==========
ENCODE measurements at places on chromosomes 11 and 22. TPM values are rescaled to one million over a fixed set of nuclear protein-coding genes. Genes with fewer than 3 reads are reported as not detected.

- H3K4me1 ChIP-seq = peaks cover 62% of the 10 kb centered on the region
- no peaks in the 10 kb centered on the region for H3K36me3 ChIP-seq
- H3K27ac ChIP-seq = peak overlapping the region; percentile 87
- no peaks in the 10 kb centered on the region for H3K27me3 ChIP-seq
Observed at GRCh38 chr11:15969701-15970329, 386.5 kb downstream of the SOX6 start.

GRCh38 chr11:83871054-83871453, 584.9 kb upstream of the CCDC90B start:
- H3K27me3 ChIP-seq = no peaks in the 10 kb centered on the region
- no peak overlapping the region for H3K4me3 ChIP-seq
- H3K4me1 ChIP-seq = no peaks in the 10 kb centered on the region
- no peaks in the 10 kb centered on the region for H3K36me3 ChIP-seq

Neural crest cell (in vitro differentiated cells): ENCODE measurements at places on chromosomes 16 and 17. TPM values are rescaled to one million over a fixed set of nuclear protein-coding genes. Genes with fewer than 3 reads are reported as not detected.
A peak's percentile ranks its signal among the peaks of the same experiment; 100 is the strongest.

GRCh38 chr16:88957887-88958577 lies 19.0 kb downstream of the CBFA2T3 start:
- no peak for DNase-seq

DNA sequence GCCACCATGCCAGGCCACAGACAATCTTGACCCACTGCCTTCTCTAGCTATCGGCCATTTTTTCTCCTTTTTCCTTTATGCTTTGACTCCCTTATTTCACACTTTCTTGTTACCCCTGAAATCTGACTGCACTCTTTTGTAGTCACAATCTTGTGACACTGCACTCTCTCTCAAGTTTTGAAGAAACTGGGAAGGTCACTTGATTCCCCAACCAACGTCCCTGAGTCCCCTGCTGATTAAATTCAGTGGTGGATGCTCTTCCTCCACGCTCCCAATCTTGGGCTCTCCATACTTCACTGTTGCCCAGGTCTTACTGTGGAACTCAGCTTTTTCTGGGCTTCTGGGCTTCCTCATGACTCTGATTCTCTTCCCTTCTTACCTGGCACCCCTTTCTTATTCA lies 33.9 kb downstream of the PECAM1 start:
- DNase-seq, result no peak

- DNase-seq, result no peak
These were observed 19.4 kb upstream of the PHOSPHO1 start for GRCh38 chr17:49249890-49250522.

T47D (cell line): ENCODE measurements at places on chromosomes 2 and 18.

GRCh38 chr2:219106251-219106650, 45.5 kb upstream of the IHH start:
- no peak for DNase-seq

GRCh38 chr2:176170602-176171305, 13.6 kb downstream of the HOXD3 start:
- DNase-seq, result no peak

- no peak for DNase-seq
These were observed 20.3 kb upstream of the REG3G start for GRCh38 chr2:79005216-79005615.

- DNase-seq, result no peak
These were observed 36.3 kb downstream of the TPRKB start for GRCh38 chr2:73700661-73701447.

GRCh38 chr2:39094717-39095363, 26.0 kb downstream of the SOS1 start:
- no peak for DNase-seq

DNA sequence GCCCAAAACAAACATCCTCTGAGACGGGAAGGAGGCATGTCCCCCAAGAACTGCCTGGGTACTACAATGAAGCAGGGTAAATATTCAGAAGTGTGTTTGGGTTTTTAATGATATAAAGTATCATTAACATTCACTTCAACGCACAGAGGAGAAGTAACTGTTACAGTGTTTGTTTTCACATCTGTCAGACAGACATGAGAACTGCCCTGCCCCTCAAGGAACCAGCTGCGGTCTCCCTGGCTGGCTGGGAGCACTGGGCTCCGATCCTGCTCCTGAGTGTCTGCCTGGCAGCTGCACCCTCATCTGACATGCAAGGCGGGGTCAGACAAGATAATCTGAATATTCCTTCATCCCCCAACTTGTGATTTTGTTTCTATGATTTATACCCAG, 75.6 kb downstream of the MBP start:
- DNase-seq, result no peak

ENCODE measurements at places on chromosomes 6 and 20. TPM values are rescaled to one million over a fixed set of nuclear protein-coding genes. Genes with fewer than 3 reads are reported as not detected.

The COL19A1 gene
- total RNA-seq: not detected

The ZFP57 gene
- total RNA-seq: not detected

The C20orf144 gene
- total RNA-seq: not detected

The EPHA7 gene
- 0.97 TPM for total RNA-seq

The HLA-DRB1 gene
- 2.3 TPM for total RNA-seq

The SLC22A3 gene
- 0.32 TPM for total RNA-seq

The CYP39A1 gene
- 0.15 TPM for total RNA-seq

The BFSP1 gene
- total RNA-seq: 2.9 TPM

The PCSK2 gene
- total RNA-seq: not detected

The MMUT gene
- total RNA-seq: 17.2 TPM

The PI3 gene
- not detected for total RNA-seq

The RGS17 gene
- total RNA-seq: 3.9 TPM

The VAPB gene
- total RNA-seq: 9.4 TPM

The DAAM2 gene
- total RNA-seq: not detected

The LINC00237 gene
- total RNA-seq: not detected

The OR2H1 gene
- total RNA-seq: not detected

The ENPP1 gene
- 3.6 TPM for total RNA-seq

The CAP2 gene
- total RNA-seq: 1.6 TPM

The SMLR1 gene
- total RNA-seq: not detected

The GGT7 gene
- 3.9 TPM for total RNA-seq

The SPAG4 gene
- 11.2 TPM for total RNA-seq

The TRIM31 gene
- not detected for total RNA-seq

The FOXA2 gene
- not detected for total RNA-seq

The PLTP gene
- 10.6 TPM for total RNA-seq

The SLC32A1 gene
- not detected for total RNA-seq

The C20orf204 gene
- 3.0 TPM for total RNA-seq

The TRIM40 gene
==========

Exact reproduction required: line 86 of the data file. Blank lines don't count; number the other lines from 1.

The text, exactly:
The TRIM40 gene